We can’t afford it. No doubt the most pressing issue facing those considering an overseas sabbatical is financial. The biggest obstacle for us was how to manage traveling abroad on my sabbatical-adjusted salary and still pay our mortgage.
We ended up renting out our home. Yes, you have to be careful to whom you rent your house, but it can and does work. Lock away your precious things, buy some serviceable plates and flatware, enlist a family member or friend to collect rent and oversee things, and it will be fine. As we discovered, you can solve a lot of problems from India or China with a phone and an internet connection. We called from South Africa to have a new garage door installed, to hire a lawn service, and to find a plumber to fix a toilet.
The second part of the economics issue is the cost of living abroad. In our trip around the world, my wife and I (occasionally joined by our by-then-adult children) traveled for a year, renting a home or apartment in each country we visited. In every case, the cost of rental housing was less than what we spent on our mortgage, and in general, our expenses were lower than in the United States. We lived rather easily on a significantly reduced income. You may not be able to afford a sabbatical year in central London, but a year in Bangkok is definitely doable.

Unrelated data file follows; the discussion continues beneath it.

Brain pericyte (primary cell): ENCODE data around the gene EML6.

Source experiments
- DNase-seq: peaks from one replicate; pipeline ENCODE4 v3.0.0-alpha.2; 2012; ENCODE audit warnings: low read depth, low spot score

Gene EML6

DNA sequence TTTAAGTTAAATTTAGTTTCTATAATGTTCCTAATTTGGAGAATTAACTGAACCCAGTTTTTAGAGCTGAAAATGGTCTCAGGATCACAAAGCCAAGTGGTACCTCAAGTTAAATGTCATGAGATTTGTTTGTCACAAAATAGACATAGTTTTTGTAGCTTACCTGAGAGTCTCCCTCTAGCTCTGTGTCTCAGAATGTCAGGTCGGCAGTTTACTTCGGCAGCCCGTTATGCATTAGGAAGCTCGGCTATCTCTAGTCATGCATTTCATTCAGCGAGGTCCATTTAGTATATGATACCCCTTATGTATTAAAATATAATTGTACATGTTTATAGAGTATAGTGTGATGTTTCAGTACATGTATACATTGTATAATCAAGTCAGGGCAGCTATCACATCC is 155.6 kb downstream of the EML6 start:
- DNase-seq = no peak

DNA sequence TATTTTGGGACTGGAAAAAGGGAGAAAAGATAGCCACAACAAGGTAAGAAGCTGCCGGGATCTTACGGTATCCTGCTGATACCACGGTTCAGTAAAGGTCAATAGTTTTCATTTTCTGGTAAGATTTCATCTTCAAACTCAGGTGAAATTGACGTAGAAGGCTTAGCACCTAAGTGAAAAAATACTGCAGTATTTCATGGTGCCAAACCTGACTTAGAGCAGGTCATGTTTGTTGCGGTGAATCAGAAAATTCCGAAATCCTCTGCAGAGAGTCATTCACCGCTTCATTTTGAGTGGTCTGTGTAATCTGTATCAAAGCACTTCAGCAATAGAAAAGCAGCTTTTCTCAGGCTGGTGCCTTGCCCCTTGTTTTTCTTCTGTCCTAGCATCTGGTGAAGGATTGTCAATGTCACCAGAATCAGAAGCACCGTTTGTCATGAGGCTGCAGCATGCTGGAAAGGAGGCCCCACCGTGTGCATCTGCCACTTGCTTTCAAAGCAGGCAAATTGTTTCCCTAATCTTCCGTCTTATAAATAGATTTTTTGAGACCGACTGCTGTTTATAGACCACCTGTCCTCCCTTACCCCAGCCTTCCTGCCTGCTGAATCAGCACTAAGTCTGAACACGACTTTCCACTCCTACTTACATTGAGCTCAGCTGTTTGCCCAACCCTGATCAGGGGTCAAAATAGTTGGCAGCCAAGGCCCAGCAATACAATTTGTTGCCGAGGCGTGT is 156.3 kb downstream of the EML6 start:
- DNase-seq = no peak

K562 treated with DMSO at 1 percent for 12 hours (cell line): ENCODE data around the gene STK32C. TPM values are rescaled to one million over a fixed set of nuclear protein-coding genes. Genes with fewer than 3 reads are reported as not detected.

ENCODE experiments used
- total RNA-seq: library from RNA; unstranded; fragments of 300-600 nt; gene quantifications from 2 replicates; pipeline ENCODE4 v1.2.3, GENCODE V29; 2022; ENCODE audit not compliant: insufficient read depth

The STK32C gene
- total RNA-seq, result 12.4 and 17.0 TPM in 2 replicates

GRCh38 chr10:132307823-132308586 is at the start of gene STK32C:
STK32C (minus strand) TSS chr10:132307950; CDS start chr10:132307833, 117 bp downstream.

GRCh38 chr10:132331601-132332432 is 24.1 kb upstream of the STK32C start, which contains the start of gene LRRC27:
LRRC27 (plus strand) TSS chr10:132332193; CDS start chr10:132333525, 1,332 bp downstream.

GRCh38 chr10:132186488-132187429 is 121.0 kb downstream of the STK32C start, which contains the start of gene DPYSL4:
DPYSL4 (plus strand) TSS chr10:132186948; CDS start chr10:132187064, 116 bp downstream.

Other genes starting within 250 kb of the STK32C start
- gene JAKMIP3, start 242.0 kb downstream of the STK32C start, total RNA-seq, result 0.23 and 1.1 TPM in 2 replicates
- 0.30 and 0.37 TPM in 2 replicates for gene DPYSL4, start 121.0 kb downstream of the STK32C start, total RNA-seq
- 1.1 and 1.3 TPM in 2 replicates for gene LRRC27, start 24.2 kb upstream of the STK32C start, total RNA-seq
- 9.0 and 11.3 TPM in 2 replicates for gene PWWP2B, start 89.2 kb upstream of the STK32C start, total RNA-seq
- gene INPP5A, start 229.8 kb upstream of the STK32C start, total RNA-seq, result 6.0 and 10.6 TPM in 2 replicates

Some obstacles simply can’t be overcome — aging parents for whom you are sole caregiver, for example. Give it some thought anyway. My father-in-law suffered from Parkinson’s. While we were abroad, we kept in regular contact through phone, email, and Skype, and my wife returned for a month to help care for him. There are solutions, if imperfect, to some of those challenges.
I hope you consider taking your own bold sabbatical. A year abroad will invigorate you, your research, and your family. Your research could take on a new direction, you may gain the confidence and savvy to lead a study-abroad trip, or you may meet people you could invite to your home campus. None of that will happen if you stay home. Perhaps it’s time to be bold.
Kevin O. Sauter is a professor of communication at the University of St. Thomas, in Minnesota.